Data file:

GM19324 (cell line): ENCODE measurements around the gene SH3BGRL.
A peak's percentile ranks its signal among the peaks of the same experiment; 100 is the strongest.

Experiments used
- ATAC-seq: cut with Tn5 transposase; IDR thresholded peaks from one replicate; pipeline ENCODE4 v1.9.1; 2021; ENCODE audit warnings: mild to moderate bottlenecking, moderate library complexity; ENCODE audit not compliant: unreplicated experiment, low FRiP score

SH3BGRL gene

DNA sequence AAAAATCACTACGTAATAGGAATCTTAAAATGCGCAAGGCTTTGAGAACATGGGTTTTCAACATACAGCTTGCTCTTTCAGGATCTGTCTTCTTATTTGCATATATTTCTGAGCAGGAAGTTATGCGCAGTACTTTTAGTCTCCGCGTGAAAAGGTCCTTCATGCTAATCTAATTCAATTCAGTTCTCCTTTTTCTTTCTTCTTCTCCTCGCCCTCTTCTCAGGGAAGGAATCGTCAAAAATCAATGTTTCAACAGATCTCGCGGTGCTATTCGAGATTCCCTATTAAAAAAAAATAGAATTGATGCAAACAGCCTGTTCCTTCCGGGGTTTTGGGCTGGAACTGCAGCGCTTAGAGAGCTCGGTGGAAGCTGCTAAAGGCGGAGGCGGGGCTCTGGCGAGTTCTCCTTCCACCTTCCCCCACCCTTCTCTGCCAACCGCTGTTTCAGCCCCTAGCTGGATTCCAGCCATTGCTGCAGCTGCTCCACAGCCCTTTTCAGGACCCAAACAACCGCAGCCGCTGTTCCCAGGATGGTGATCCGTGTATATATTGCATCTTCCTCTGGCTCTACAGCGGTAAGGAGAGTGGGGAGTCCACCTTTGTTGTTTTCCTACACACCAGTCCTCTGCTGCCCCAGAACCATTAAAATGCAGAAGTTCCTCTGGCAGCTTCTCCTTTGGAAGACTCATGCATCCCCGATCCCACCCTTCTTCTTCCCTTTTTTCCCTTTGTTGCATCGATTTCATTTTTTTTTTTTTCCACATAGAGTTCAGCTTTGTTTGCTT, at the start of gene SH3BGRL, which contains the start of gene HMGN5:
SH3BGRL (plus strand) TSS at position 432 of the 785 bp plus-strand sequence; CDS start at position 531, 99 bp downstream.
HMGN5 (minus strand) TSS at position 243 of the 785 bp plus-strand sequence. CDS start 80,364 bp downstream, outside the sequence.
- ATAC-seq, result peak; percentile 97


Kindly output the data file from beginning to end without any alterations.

GM19324 (cell line): ENCODE measurements around the gene SH3BGRL.
A peak's percentile ranks its signal among the peaks of the same experiment; 100 is the strongest.

Experiments used
- ATAC-seq: cut with Tn5 transposase; IDR thresholded peaks from one replicate; pipeline ENCODE4 v1.9.1; 2021; ENCODE audit warnings: mild to moderate bottlenecking, moderate library complexity; ENCODE audit not compliant: unreplicated experiment, low FRiP score

SH3BGRL gene

DNA sequence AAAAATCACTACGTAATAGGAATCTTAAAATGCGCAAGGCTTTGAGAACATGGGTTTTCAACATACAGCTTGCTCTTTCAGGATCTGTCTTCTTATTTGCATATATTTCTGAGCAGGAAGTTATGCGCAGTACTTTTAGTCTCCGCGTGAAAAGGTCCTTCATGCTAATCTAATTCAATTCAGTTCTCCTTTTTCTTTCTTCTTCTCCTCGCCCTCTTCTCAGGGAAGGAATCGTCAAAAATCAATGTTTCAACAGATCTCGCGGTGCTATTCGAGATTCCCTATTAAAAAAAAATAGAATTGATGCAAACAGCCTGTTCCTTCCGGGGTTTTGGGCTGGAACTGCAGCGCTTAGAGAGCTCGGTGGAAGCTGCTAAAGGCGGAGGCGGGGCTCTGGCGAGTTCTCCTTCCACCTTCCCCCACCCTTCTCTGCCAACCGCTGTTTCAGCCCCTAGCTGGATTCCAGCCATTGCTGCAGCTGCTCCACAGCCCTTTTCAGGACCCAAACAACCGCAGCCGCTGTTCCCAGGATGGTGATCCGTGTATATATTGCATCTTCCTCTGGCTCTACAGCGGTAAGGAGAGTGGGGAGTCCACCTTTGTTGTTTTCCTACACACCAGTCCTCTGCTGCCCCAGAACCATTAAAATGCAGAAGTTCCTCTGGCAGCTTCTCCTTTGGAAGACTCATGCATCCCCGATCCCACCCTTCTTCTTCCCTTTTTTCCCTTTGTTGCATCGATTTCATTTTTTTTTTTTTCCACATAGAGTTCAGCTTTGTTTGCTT, at the start of gene SH3BGRL, which contains the start of gene HMGN5:
SH3BGRL (plus strand) TSS at position 432 of the 785 bp plus-strand sequence; CDS start at position 531, 99 bp downstream.
HMGN5 (minus strand) TSS at position 243 of the 785 bp plus-strand sequence. CDS start 80,364 bp downstream, outside the sequence.
- ATAC-seq, result peak; percentile 97